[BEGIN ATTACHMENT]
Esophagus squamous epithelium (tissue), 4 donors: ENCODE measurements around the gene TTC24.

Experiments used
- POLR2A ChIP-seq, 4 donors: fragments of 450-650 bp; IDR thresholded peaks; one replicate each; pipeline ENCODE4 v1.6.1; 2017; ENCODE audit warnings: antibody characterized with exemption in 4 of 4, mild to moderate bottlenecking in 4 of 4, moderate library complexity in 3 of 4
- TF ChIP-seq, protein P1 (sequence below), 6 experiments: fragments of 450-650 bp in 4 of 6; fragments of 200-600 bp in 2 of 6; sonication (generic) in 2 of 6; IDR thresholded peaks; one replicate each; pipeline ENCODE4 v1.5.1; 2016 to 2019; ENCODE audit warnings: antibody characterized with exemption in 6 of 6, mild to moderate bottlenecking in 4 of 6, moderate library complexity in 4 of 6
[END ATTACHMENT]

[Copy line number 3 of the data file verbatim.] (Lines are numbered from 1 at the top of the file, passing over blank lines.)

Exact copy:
- POLR2A ChIP-seq, 4 donors: fragments of 450-650 bp; IDR thresholded peaks; one replicate each; pipeline ENCODE4 v1.6.1; 2017; ENCODE audit warnings: antibody characterized with exemption in 4 of 4, mild to moderate bottlenecking in 4 of 4, moderate library complexity in 3 of 4